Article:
Life in Israel was hard. Things weren’t going well. No matter how hard the Israelites tried, they couldn’t seem to go forward.
Is life increasingly joyless for you, your friends, and your family? Is it what you expected or dreamed of? Perhaps you thought you’d go somewhere. Achieve your goal. But instead, you feel defeated. You’re waiting for life to happen.
This is why I believe the Lord laid it upon my heart to study the Book of Haggai with you. You may wonder, Haggai? Do people read this book other than when they’re reading through their Bible?
When you read it you’ll understand why God in His sovereignty wrote it through His prophet Haggai and preserved it all these many centuries for us.
If you’ve done previous studies with me, you know their purpose is to help you discover truth for yourself—by looking at Scripture, seeing what it says, understanding what it means, then applying it to your life and, through the process, being transformed more and more into the image of Jesus Christ.
Read Haggai 1:1-11, and use orange to color code every reference to the people Haggai is speaking to. Mark the reference to time with a green circle, or color the entire reference to time green. Then, color every reference to the Lord speaking: the word of the Lord came, thus says the Lord, declares the Lord. (I highlight every reference to God/the Lord in yellow.)
1 In the second year of Darius the king, on the first day of the sixth month, the word of the Lord came by the prophet Haggai to Zerubbabel the son of Shealtiel, governor of Judah, and to Joshua the son of Jehozadak, the high priest, saying,
2 “Thus says the Lord of hosts, ‘This people says, “The time has not come, even the time for the house of the Lord to be rebuilt.”’”
3 Then the word of the Lord came by Haggai the prophet, saying,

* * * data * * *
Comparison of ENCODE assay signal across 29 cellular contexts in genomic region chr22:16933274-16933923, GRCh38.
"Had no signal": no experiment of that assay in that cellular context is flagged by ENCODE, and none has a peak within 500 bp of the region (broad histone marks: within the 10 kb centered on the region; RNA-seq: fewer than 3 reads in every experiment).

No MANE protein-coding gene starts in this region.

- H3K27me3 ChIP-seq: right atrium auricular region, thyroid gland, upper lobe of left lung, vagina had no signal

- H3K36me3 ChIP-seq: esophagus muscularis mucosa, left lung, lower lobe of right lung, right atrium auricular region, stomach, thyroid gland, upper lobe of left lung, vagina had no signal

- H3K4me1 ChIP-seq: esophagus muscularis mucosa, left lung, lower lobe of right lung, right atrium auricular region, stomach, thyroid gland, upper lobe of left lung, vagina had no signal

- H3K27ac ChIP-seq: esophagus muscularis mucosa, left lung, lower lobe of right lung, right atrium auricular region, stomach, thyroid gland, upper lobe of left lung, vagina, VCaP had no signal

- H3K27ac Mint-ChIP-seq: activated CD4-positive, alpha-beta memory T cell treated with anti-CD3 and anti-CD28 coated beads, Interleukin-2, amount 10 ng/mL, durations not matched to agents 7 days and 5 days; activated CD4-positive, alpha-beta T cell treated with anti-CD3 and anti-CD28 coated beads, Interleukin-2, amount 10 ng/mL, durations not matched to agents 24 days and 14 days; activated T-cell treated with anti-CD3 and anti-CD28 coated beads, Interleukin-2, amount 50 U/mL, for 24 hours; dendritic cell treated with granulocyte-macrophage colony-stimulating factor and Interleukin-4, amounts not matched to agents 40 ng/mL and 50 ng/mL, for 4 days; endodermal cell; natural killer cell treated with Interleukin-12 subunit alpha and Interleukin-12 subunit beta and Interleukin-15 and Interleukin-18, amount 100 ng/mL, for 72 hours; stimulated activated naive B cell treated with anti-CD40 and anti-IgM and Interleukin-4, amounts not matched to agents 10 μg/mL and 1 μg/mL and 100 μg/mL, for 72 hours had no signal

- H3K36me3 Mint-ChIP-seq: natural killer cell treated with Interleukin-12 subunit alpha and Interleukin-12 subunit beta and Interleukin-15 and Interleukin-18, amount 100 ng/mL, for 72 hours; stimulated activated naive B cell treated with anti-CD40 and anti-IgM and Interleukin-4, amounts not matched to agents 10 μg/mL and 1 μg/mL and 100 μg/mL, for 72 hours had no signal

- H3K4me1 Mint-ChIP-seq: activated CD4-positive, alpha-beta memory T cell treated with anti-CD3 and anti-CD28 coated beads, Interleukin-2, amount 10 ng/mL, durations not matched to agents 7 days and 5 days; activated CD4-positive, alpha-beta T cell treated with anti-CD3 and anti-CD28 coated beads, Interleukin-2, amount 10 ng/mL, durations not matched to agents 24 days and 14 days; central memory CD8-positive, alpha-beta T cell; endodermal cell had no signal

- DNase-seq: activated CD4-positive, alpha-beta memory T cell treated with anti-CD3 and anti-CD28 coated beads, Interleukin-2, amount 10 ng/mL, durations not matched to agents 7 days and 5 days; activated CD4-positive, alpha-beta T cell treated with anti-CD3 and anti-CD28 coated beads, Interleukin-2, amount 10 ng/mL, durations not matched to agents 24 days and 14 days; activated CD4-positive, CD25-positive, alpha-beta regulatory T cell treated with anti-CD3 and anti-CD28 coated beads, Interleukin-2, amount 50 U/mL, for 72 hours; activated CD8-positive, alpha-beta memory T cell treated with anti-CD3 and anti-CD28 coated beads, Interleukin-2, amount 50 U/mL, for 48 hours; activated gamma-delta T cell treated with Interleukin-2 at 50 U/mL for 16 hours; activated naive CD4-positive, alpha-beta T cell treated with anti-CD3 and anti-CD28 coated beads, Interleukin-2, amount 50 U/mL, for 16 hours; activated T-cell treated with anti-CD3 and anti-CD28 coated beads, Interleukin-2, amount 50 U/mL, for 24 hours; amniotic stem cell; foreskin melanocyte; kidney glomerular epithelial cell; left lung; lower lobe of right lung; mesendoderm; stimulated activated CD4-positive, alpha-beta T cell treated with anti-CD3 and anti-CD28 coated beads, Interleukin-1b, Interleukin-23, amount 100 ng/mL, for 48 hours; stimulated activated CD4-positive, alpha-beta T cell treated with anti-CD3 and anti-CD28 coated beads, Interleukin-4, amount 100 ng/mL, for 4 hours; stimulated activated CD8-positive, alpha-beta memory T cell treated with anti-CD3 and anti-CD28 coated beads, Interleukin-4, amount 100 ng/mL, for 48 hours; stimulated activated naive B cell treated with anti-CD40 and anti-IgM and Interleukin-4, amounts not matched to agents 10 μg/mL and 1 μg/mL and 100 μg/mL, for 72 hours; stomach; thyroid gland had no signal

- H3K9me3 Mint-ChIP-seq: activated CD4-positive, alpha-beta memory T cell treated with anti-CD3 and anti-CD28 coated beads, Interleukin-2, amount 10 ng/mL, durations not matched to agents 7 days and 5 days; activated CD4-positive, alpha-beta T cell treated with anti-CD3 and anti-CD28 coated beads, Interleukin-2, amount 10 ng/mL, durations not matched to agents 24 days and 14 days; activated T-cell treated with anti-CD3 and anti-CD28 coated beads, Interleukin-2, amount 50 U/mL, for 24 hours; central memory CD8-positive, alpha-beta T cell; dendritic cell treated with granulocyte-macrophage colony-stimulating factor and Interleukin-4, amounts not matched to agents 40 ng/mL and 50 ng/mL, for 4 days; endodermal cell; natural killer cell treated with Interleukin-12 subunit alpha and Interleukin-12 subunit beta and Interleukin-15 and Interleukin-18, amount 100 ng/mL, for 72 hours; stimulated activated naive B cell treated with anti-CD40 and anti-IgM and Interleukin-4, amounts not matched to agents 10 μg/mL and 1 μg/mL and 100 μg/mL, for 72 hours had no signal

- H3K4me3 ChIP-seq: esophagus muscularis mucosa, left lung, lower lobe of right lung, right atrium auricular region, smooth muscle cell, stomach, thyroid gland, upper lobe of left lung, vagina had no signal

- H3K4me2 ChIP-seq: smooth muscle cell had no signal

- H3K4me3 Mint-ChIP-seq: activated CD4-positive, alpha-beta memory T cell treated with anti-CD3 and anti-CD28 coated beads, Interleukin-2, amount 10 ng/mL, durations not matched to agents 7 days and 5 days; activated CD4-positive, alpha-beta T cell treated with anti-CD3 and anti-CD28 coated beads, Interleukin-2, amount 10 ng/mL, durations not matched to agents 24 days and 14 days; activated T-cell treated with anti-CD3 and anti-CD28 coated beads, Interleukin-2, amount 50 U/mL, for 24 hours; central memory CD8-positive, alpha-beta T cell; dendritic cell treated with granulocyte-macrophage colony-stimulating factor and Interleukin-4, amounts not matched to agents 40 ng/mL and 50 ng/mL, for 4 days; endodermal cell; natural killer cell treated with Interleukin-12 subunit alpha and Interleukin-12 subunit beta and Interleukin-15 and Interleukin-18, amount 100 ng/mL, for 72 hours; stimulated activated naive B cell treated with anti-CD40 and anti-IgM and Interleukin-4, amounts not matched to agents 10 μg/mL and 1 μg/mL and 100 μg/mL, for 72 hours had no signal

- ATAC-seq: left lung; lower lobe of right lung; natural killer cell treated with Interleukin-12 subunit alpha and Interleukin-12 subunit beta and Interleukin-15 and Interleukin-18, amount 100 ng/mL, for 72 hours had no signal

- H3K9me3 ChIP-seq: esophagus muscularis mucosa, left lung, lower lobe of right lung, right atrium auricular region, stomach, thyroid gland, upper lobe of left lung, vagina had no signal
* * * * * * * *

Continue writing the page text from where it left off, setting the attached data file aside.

4 “Is it time for you yourselves to dwell in your paneled houses while this house lies desolate?”
5 Now therefore, thus says the Lord of hosts, “Consider your ways!
6 “You have sown much, but harvest little; you eat, but there is not enough to be satisfied; you drink, but there is not enough to become drunk; you put on clothing, but no one is warm enough; and he who earns, earns wages to put into a purse with hoes.”
7 thus says the Lord of hosts, “Consider your ways!
8 “Go up to the mountains, bring wood and rebuild the temple, that I may be pleased with it and be glorified.” Says the Lord.
9 “You look for much, but behold, it comes to little; when you bring it home, I blow it away. Why?” declares the Lord of hosts, “Because of My house which lies desolate, while each of you runs to his own house.
10 “Therefore, because of you the sky has withheld its dew and the earth has withheld its produce.
11 “I called for a drought on the land, on the mountains, on the grain, on the new wine, on the oil, on what the ground produces, on men, on cattle, and on all the labor of your hands.”
List what you learn from marking the references to the people. What are they saying? Doing? Experiencing? What is happening to them? Why is it happening? List what the Lord says.